TechSoup Community Challenges
transparency & accountability through tech
For more than a decade, TechSoup's NetSquared program has brought together civil society and technologists to 'harness the web for the greater good' through online grand challenges and offline meetups.
Our Challenge model, initially run for global audiences with partners like USAID, Microsoft and Yahoo!, has evolved into a localized educational and community building process as we have grown into new countries, technology itself has become nearly ubiquitous, and local data have become more available...
This site shares some of how we have worked to motivate and engage citizens across Central and Eastern Europe and the Balkans through processes designed to source, validate, refine, build and launch their best technology-based transparency and accountability related interventions.
our transparency and accountability challenges began with a simple question.
"The death of democracy is not likely to be an assassination from ambush. It will be a slow extinction from apathy, indifference, and undernourishment". Robert Maynard Hutchins
From mass street movements to small local initiatives, social technology offers us a unique opportunity to engage citizens in improving governance, transparency and accountability. Our Community Challenges methodology has been designed in partnership with a variety of government and foundation stakeholders, civil society and technologists to thrive in this reality - - democratizing social change dialog through social media while leveraging an empowering, accessible web-space where leaders can engage online communities in testing and refining the solutions and services they deem most relevant, important and useful.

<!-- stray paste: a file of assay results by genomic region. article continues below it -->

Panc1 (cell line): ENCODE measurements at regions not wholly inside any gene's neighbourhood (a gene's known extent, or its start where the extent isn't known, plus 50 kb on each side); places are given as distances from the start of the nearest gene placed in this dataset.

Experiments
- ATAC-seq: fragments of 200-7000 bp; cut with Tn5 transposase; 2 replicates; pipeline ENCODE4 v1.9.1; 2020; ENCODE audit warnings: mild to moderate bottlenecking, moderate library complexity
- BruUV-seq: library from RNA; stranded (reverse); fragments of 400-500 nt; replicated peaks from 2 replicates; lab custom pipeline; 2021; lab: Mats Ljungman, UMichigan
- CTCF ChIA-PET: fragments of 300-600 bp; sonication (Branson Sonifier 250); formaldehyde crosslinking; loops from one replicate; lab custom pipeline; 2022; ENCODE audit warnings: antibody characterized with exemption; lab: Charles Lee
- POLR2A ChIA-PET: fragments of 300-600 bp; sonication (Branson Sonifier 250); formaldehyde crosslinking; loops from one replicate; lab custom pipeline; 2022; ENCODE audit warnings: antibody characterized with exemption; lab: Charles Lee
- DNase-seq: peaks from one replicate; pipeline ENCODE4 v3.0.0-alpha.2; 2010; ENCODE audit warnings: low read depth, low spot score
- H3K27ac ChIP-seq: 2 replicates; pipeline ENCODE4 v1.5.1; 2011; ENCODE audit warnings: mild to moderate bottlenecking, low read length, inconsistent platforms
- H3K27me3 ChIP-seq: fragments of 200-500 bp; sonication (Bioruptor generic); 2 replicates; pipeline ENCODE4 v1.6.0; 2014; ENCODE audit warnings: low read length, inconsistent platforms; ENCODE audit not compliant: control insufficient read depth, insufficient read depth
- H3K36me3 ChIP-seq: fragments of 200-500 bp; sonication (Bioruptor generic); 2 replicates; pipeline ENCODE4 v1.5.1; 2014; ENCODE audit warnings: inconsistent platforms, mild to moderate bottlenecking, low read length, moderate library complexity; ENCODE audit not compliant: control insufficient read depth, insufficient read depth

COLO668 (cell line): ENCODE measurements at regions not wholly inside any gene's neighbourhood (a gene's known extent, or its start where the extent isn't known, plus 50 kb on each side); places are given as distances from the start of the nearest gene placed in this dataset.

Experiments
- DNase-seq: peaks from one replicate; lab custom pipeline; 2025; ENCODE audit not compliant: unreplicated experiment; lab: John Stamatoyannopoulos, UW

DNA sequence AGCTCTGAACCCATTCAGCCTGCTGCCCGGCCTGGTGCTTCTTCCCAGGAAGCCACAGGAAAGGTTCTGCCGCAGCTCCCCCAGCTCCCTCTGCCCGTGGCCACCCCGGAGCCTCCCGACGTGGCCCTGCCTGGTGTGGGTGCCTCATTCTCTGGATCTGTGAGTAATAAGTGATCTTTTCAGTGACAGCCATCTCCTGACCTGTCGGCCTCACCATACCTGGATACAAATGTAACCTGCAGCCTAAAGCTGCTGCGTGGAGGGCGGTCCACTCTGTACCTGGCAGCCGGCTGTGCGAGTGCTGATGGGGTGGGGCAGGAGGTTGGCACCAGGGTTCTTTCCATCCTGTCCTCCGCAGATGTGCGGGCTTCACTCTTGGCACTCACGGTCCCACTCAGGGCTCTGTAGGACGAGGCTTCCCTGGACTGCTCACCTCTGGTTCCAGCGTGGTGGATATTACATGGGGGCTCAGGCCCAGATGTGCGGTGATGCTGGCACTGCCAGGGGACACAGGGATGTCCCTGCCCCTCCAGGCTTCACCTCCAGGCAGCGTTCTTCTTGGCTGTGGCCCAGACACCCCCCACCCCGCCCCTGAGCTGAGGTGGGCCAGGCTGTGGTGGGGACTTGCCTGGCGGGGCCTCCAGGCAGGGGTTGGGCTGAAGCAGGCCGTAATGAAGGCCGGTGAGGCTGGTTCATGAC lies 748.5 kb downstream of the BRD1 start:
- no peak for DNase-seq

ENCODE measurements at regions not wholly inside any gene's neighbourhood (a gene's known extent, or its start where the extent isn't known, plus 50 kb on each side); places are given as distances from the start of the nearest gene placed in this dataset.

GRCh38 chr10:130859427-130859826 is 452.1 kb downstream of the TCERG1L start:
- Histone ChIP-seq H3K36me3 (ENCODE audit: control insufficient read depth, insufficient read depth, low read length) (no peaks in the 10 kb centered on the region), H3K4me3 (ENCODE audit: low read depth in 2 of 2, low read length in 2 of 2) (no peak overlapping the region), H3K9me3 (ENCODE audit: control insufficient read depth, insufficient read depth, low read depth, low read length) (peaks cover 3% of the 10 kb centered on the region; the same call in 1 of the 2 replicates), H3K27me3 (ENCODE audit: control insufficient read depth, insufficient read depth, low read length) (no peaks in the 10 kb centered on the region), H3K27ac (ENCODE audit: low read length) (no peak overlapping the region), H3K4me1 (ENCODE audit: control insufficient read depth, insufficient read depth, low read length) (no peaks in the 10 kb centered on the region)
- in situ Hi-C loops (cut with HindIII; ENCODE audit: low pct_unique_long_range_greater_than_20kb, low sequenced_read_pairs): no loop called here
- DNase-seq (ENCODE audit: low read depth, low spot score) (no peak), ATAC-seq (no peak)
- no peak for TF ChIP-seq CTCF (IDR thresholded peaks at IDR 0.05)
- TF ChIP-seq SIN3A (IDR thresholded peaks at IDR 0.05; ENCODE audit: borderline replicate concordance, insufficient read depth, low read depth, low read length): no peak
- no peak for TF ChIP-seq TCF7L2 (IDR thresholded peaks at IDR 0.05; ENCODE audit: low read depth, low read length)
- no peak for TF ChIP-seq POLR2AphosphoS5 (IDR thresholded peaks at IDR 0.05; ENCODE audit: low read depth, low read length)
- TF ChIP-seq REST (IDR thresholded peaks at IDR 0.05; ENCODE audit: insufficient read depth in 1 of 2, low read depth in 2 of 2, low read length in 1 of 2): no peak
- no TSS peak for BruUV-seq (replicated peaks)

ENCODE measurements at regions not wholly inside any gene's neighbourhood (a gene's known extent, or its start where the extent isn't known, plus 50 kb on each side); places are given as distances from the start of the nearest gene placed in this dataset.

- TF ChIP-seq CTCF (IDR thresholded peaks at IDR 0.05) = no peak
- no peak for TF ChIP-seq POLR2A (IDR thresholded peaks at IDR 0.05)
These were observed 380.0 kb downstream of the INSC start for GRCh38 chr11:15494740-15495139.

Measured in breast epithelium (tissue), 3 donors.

More than 2,200 tech-driven transparency and accountability ideas have been proposed through our work, and nearly 200 apps built. Since 2010, hundreds of thousands of Romania, Czech, Slovak, Western Balkan, Turkish, Ukrainian and Georgian citizens have visited our websites to propose or vote for projects. Winning projects have gone on to influence public policy as their leaders engage thousands more, network, learn and develop new projects with their communities.
Goals and Objectives
Community Challenges convene activists, NGOs, journalists, programmers and others to learn-by-doing, network, identify and refine transparency and accountability related problems that could be solved through technology before joining a competition whose winners will be built, launched and mentored. Through a series of online and offline campaigns, meetings, trainings and a challenge we aim to:
Social media campaigns attract leaders and introduce their ideas to the online public as we convene partners and participants in offline camps and meetups, building connections within the community and hosting workshops on tech skills.
As ideas are presented, citizens are invited to help refine, co-create and test ideas. Through our process, citizens learn about the issues, debate solutions and vote on the projects they deem most relevant long before we get to building.
Once a set of ideas has been selected through online voting and jurying, local programmer communities are tapped to build apps through a series of code sprints. A short list of beta-version projects are voted on before we invest mentorship and funds into winning projects.